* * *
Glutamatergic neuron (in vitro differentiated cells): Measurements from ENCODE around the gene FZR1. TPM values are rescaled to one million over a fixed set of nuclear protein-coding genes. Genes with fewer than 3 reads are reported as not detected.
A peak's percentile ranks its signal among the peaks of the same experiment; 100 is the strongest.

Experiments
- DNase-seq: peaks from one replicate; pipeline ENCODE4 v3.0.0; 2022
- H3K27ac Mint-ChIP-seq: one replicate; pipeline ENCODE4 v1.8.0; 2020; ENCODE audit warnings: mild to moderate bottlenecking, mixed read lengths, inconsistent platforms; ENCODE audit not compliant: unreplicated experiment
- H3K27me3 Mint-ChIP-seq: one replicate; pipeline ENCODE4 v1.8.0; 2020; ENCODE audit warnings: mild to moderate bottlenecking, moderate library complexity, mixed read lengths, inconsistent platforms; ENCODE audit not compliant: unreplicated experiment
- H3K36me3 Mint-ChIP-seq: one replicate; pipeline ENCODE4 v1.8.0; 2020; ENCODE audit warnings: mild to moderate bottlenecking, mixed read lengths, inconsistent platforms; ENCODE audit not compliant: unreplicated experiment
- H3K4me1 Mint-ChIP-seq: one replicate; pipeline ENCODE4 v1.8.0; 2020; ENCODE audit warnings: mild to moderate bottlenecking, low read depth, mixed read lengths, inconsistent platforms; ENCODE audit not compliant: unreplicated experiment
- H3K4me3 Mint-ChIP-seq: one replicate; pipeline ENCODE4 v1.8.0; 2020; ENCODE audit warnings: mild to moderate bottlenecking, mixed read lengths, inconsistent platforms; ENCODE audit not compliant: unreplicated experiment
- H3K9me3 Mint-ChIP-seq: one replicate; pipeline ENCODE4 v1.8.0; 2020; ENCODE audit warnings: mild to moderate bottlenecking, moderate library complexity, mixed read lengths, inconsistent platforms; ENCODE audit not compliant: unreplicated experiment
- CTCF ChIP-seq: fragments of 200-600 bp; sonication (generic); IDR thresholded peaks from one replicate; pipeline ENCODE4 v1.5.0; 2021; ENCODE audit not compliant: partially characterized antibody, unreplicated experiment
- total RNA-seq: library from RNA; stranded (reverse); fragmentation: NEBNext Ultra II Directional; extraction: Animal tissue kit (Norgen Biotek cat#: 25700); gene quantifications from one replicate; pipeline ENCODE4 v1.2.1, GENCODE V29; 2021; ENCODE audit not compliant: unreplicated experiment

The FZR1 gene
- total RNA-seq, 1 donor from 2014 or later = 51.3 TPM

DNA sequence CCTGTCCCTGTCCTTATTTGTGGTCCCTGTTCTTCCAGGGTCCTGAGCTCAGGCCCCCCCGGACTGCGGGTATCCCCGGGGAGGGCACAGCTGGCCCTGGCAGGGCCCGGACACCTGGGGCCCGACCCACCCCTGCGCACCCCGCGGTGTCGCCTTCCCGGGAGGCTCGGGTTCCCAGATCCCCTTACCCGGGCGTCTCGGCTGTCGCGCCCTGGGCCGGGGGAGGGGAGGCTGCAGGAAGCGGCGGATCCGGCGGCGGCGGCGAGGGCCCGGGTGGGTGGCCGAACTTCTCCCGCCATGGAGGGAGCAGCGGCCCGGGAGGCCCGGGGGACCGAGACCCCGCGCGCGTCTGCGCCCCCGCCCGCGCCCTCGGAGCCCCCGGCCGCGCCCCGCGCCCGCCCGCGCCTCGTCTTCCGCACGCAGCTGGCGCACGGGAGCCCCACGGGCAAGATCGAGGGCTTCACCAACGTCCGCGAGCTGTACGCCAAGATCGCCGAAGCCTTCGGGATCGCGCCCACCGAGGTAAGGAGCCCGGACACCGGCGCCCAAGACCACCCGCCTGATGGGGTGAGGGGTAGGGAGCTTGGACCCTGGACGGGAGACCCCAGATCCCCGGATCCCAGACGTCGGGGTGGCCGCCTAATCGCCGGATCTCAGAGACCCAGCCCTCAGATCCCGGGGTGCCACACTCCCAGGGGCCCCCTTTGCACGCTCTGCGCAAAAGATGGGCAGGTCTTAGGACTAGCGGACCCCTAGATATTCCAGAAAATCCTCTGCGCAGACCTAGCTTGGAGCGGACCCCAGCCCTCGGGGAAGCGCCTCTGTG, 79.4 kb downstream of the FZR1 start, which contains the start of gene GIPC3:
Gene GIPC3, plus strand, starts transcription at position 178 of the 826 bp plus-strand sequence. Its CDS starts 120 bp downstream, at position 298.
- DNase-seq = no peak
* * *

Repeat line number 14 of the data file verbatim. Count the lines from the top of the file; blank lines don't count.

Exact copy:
- total RNA-seq, 1 donor from 2014 or later = 51.3 TPM